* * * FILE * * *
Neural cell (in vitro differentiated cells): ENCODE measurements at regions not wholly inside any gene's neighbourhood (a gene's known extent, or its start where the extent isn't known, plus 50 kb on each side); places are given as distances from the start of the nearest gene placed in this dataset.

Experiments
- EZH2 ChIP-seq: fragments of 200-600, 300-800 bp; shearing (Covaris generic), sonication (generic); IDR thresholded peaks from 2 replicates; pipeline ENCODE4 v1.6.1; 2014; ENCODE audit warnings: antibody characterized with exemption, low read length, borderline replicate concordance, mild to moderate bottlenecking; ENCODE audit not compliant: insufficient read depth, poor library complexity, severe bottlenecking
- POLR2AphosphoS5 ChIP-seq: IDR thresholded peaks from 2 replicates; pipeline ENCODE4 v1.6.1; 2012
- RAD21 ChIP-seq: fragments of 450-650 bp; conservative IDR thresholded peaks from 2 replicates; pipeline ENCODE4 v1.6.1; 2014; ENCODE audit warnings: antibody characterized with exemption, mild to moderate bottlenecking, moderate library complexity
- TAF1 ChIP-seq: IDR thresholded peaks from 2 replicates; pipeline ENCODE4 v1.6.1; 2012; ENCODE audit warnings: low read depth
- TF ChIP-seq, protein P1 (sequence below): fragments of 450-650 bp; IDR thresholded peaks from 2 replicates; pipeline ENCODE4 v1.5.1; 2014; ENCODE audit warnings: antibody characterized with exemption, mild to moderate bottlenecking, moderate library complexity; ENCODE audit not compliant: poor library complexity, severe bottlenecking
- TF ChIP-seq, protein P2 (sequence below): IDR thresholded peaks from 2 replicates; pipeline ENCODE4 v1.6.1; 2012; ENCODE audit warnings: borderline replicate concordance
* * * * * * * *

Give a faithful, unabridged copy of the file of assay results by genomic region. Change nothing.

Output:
Neural cell (in vitro differentiated cells): ENCODE measurements at regions not wholly inside any gene's neighbourhood (a gene's known extent, or its start where the extent isn't known, plus 50 kb on each side); places are given as distances from the start of the nearest gene placed in this dataset.

Experiments
- EZH2 ChIP-seq: fragments of 200-600, 300-800 bp; shearing (Covaris generic), sonication (generic); IDR thresholded peaks from 2 replicates; pipeline ENCODE4 v1.6.1; 2014; ENCODE audit warnings: antibody characterized with exemption, low read length, borderline replicate concordance, mild to moderate bottlenecking; ENCODE audit not compliant: insufficient read depth, poor library complexity, severe bottlenecking
- POLR2AphosphoS5 ChIP-seq: IDR thresholded peaks from 2 replicates; pipeline ENCODE4 v1.6.1; 2012
- RAD21 ChIP-seq: fragments of 450-650 bp; conservative IDR thresholded peaks from 2 replicates; pipeline ENCODE4 v1.6.1; 2014; ENCODE audit warnings: antibody characterized with exemption, mild to moderate bottlenecking, moderate library complexity
- TAF1 ChIP-seq: IDR thresholded peaks from 2 replicates; pipeline ENCODE4 v1.6.1; 2012; ENCODE audit warnings: low read depth
- TF ChIP-seq, protein P1 (sequence below): fragments of 450-650 bp; IDR thresholded peaks from 2 replicates; pipeline ENCODE4 v1.5.1; 2014; ENCODE audit warnings: antibody characterized with exemption, mild to moderate bottlenecking, moderate library complexity; ENCODE audit not compliant: poor library complexity, severe bottlenecking
- TF ChIP-seq, protein P2 (sequence below): IDR thresholded peaks from 2 replicates; pipeline ENCODE4 v1.6.1; 2012; ENCODE audit warnings: borderline replicate concordance